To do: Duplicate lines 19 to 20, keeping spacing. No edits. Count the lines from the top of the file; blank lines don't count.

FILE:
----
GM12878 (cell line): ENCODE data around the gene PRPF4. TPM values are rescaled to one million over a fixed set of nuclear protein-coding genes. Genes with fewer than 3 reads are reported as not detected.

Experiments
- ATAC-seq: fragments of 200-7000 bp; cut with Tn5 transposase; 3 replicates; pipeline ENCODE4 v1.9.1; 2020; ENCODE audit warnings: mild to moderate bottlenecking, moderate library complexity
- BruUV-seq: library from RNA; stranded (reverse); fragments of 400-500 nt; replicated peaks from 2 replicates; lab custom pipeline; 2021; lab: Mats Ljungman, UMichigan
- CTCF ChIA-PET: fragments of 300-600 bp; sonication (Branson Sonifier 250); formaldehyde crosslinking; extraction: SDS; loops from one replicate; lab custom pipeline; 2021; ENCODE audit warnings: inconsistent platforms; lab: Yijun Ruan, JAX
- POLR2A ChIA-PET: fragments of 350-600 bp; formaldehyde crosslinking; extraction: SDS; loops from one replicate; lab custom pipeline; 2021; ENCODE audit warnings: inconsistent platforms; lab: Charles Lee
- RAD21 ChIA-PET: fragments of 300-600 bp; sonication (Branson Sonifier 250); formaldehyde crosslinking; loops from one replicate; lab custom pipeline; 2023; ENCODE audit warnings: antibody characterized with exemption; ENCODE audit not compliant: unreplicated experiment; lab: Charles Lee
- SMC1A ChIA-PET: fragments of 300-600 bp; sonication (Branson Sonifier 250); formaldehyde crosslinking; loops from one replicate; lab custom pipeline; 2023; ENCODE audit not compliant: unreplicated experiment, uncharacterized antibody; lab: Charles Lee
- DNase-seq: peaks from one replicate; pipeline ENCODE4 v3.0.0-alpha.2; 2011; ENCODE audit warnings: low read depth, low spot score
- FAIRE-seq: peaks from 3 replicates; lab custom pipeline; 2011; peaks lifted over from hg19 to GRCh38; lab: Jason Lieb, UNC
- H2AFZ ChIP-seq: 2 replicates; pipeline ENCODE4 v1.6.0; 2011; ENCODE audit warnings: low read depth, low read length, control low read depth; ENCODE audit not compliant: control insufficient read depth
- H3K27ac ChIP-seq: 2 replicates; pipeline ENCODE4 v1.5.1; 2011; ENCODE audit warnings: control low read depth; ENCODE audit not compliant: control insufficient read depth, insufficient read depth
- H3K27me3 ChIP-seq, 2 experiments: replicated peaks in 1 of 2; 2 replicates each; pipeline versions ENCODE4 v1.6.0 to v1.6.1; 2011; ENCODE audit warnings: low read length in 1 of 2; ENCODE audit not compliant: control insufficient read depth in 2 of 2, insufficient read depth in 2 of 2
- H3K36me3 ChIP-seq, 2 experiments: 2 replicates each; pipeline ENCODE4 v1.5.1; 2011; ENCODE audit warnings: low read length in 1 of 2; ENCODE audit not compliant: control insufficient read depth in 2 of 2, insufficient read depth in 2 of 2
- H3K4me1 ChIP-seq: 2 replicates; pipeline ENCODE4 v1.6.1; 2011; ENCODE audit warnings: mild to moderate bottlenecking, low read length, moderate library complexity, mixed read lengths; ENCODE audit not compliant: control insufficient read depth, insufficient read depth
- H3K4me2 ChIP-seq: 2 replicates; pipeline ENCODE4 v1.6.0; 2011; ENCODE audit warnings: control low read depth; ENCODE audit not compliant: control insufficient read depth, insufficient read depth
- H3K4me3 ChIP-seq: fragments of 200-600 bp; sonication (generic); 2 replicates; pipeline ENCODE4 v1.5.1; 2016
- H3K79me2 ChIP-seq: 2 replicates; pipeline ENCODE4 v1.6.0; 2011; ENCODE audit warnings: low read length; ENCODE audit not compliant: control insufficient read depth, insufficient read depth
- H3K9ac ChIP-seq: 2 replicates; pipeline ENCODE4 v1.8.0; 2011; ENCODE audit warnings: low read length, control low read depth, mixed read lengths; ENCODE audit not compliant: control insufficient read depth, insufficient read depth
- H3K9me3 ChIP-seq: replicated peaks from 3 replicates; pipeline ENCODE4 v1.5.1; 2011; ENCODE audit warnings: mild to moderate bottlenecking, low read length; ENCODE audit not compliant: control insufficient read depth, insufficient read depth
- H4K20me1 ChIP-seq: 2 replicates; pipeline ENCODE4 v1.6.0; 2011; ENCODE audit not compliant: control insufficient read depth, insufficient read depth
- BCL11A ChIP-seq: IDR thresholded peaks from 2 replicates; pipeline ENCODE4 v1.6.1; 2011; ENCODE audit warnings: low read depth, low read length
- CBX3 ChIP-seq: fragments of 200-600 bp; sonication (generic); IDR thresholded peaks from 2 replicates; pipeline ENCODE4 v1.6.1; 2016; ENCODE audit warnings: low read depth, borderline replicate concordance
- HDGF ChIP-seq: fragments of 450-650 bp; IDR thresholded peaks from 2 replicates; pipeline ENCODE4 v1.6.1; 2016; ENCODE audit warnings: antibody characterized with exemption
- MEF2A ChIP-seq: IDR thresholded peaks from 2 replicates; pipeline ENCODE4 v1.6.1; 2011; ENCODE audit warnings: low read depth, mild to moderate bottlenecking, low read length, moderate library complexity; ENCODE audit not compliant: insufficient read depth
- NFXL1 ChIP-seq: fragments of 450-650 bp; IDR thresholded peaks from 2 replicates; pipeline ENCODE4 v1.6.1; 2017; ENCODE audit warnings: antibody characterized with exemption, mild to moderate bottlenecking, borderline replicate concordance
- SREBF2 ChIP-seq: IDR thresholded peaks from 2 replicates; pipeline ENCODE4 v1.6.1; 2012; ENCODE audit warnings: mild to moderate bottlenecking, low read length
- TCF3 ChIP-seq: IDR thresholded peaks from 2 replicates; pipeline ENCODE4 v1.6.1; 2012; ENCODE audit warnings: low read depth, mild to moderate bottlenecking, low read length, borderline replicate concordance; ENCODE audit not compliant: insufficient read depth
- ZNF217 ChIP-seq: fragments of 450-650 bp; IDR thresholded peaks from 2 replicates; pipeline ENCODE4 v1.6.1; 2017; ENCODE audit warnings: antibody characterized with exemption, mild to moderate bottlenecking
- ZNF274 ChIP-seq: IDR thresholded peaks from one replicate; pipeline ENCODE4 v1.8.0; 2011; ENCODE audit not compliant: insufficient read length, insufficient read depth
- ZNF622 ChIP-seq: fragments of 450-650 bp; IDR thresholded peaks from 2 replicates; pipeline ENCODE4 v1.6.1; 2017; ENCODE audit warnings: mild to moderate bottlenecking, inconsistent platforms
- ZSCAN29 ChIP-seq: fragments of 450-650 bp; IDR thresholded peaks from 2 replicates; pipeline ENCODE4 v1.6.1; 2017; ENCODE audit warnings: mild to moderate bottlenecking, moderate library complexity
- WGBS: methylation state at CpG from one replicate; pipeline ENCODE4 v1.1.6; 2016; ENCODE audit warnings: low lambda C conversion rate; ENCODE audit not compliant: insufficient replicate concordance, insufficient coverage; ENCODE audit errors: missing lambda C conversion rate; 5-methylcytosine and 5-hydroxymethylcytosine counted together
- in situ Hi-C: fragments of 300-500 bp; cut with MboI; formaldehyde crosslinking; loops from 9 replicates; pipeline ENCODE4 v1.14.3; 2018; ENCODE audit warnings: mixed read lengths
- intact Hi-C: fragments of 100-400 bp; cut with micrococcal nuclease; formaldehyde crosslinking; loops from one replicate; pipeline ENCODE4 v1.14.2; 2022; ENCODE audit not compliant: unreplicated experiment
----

- H3K9ac ChIP-seq: 2 replicates; pipeline ENCODE4 v1.8.0; 2011; ENCODE audit warnings: low read length, control low read depth, mixed read lengths; ENCODE audit not compliant: control insufficient read depth, insufficient read depth
- H3K9me3 ChIP-seq: replicated peaks from 3 replicates; pipeline ENCODE4 v1.5.1; 2011; ENCODE audit warnings: mild to moderate bottlenecking, low read length; ENCODE audit not compliant: control insufficient read depth, insufficient read depth